The tunnels are a key component in extending the Muni Metro T Third Line through SoMa, Union Square and Chinatown.
The 350-foot-long, 750-ton machine began its journey under 4th Street. During the next 10 months, Mom Chung will travel north under 4th Street, Stockton Street and Columbus Avenue, excavating and constructing San Francisco's first new subway tunnel in decades.
An identical machine, named Big Alma, has arrived in San Francisco to construct a tunnel parallel to Mom Chung's. After about six weeks of assembly underground, Big Alma will begin tunneling.
"We are one step closer to building the 21st Century transportation system our world-class city needs," said San Francisco Mayor Edwin Lee. "The Central Subway and its tunnels are essential to building and maintaining a reliable, modern public transportation system for San Francisco residents and connecting our diverse communities."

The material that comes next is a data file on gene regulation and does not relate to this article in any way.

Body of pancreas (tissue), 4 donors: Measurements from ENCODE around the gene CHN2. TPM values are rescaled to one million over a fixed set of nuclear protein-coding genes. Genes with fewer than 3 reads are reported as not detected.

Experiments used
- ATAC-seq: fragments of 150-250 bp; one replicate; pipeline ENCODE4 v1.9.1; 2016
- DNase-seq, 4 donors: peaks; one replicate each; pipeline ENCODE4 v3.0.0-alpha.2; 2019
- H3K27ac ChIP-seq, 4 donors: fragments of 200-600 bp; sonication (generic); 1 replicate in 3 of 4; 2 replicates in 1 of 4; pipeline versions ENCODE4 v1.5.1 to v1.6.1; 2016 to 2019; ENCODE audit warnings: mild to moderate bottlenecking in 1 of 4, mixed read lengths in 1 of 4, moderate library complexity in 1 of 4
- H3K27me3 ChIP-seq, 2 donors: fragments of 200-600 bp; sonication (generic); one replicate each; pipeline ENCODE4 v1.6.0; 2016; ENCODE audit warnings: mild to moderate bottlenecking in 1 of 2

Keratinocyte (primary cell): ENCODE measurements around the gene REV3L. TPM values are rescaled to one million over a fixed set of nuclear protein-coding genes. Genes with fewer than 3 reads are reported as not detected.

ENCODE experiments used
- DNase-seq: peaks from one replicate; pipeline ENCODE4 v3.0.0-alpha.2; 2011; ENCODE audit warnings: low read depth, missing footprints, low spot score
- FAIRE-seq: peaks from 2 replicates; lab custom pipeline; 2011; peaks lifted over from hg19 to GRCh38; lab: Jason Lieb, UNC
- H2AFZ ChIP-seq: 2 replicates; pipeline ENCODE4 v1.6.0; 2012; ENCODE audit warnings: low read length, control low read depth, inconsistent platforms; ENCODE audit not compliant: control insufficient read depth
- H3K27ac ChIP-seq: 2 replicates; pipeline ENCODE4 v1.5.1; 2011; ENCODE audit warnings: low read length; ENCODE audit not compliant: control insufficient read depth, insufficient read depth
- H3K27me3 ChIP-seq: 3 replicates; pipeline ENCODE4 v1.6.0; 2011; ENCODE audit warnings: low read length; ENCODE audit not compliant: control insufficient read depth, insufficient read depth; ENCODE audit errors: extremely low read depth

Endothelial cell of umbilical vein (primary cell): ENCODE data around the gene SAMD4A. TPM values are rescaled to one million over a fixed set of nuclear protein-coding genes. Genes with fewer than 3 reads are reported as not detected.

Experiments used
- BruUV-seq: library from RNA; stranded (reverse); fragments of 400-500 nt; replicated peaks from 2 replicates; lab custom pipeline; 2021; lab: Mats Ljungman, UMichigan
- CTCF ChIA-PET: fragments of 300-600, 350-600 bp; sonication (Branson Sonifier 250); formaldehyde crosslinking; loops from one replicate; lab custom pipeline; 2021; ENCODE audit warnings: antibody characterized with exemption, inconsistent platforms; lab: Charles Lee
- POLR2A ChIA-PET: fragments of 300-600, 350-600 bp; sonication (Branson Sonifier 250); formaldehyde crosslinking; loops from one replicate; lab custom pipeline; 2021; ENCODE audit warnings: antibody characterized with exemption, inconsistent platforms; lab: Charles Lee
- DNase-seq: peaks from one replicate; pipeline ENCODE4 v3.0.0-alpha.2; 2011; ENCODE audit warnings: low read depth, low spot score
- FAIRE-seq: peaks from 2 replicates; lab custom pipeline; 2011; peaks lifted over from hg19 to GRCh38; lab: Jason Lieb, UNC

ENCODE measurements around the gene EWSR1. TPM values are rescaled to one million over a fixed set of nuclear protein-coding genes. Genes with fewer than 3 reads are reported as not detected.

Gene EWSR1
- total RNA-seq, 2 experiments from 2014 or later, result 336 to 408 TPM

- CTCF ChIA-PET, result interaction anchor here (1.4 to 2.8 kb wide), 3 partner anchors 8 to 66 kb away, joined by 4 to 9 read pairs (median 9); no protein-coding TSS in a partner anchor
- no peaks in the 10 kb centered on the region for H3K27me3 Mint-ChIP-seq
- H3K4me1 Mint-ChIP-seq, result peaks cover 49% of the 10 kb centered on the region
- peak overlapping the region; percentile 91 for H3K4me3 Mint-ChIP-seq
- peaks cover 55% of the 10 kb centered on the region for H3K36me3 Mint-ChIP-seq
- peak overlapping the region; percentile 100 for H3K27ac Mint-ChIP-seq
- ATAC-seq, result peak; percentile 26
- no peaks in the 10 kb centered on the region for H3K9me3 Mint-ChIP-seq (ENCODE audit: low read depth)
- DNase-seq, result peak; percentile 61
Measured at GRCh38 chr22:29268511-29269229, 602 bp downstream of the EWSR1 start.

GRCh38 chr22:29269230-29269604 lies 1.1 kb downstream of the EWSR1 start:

Mom Chung and Big Alma will excavate and construct the 1.5-mile-long tunnels at a pace of approximately 40 feet per day, though their pace will vary based on ground conditions and other factors. Most of their journey will be through two major ground formations: the Franciscan complex, a bedrock formation that forms Nob Hill and the Colma formation, a dense mixture of sand and clay. The TBMs will be so far beneath the surface, between 40 and 120 feet underground, that no vibration or noise will be felt above ground when they pass below.
The Central Subway is expected to open in 2019.